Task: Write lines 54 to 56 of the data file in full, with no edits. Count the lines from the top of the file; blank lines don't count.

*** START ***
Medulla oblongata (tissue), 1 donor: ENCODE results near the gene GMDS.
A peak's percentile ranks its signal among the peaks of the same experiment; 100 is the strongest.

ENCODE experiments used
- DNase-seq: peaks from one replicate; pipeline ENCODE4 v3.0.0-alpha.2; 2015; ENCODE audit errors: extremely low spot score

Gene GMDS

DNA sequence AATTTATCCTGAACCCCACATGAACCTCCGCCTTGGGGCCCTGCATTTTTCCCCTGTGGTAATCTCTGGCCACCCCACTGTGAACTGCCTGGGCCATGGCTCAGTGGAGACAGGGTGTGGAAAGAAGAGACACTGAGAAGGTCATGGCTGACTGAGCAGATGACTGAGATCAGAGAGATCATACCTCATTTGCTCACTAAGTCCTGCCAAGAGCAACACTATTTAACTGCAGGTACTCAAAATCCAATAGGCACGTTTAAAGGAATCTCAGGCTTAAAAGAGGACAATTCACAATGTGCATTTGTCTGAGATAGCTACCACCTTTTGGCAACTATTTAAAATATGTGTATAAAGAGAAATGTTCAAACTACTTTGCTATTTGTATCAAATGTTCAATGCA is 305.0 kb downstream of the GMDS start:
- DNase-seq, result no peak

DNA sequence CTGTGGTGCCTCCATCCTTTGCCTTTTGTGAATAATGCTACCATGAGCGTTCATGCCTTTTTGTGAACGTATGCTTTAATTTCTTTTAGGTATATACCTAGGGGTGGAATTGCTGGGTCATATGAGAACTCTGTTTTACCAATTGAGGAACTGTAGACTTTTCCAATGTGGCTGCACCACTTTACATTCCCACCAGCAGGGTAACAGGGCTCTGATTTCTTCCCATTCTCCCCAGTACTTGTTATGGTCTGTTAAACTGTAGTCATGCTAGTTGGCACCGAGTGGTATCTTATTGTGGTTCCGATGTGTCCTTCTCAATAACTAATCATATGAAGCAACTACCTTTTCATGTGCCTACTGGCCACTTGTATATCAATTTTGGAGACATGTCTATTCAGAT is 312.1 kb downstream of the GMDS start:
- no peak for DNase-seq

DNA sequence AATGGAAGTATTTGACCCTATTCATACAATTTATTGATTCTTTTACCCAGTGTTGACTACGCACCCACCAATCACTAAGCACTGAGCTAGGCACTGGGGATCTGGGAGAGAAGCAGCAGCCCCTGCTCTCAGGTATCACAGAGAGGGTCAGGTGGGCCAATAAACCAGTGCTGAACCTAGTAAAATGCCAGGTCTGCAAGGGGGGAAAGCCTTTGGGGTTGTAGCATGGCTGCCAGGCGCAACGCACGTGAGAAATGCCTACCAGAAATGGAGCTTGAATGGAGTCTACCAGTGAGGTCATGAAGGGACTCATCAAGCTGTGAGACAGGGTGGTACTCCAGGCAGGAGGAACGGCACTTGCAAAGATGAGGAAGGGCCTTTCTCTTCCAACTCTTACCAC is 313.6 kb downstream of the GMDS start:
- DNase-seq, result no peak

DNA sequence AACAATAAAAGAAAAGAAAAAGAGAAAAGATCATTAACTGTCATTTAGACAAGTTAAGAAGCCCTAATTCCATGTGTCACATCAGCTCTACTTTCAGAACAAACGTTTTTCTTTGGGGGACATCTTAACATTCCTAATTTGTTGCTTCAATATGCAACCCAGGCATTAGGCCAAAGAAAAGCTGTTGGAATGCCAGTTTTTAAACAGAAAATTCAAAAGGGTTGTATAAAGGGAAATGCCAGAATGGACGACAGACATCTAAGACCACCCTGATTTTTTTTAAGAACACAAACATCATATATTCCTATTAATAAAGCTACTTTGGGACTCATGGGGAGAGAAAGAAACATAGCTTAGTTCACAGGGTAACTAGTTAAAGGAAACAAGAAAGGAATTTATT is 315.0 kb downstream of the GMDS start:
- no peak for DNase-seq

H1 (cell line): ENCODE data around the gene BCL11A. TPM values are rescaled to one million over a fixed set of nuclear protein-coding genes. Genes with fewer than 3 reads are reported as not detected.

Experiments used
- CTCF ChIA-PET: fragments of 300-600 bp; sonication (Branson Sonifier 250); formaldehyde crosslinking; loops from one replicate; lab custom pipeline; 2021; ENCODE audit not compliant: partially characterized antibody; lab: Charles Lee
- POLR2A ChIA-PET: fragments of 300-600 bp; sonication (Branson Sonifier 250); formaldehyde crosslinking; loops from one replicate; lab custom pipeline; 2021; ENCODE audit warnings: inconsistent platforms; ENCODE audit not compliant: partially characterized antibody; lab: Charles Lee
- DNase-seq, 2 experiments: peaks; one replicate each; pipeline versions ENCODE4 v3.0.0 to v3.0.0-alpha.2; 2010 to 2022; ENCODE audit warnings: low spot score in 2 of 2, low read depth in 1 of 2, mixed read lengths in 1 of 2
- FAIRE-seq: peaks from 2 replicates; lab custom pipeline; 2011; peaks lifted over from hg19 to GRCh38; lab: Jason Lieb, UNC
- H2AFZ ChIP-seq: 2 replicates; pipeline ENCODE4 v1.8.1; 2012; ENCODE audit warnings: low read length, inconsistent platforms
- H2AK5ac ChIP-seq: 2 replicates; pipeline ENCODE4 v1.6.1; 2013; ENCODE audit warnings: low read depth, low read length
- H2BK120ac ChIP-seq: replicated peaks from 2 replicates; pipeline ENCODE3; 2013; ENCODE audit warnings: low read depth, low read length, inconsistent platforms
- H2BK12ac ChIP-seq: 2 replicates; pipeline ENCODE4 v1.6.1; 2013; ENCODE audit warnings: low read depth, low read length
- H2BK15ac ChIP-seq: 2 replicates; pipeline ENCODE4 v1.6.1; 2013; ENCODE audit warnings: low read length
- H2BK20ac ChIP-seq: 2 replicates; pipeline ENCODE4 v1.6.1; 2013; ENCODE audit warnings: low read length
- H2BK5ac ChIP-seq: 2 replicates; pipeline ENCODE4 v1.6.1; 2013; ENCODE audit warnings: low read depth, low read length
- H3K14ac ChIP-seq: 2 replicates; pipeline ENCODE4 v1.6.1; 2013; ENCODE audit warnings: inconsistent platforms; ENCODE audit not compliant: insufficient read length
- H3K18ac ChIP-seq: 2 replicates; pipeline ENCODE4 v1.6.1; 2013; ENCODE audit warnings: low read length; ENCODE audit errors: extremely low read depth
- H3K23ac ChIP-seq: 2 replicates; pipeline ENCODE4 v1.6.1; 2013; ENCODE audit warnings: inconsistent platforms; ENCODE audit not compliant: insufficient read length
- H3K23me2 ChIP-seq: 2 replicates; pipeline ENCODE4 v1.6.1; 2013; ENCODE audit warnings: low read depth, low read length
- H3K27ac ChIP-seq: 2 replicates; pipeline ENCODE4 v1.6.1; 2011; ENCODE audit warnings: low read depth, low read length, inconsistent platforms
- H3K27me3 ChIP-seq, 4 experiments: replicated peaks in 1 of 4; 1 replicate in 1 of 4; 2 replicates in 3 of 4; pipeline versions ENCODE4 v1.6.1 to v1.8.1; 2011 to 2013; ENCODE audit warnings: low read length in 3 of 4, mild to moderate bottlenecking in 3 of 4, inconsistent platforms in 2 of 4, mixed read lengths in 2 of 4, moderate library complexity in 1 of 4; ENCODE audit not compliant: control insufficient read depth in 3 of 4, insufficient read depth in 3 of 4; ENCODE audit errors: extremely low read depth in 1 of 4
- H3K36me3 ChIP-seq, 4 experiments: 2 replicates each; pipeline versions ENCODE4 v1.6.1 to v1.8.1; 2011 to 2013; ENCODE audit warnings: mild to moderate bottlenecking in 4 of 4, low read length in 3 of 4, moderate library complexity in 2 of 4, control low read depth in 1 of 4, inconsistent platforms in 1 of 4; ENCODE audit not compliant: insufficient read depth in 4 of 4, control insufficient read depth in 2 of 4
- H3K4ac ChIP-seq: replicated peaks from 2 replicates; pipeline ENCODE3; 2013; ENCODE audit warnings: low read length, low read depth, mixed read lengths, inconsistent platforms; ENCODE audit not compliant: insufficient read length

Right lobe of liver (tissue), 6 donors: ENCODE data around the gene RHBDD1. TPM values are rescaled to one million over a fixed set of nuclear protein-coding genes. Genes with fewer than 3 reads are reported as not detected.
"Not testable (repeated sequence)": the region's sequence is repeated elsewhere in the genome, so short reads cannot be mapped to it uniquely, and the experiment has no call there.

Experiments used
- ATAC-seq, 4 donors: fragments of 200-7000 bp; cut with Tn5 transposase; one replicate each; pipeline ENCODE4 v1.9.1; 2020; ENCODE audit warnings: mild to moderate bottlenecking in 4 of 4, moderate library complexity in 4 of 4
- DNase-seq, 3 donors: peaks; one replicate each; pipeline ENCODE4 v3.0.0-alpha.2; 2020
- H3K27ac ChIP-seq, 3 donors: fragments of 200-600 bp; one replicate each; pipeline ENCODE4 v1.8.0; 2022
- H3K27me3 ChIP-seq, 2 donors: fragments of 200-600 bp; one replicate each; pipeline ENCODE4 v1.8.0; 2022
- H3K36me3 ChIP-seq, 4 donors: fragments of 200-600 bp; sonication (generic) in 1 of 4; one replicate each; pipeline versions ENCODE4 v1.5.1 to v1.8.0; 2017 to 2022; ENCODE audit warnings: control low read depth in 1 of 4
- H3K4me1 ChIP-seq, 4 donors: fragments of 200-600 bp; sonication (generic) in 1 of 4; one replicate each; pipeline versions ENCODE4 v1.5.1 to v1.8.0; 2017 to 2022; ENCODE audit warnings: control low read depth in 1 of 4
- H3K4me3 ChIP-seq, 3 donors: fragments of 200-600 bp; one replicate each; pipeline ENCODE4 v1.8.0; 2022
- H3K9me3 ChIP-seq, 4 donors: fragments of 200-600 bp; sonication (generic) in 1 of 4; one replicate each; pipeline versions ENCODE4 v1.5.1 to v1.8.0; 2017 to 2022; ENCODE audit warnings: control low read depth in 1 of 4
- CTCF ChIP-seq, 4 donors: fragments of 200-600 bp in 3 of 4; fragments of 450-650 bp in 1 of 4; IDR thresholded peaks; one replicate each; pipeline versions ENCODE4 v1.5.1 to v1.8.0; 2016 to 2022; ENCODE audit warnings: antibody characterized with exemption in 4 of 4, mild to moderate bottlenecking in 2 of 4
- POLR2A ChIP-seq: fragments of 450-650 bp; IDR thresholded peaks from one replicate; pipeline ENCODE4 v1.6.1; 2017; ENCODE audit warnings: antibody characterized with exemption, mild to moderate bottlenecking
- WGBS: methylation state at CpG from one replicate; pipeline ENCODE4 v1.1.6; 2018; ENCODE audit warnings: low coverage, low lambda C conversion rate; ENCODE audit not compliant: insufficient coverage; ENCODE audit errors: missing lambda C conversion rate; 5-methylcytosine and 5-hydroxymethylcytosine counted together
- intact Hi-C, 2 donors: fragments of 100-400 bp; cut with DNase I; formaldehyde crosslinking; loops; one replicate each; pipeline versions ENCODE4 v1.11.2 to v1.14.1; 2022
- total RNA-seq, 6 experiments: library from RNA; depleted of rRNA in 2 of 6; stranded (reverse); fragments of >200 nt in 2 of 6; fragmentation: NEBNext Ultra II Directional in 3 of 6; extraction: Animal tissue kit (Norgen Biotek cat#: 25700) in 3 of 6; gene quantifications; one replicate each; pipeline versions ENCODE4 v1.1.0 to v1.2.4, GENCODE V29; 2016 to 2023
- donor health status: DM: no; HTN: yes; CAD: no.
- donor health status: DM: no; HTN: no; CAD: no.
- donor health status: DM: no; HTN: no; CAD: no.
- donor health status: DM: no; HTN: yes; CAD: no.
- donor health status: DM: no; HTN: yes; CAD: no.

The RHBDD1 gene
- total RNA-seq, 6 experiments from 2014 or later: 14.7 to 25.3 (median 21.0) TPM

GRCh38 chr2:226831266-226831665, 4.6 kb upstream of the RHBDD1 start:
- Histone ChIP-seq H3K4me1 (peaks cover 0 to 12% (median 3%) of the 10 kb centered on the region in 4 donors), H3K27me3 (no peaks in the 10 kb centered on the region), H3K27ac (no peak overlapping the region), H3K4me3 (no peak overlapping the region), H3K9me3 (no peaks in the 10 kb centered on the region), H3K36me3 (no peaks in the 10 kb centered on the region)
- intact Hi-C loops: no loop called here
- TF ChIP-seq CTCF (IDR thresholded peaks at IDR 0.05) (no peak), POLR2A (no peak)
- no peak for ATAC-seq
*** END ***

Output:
- donor health status: DM: no; HTN: yes; CAD: no.
- donor health status: DM: no; HTN: yes; CAD: no.

The RHBDD1 gene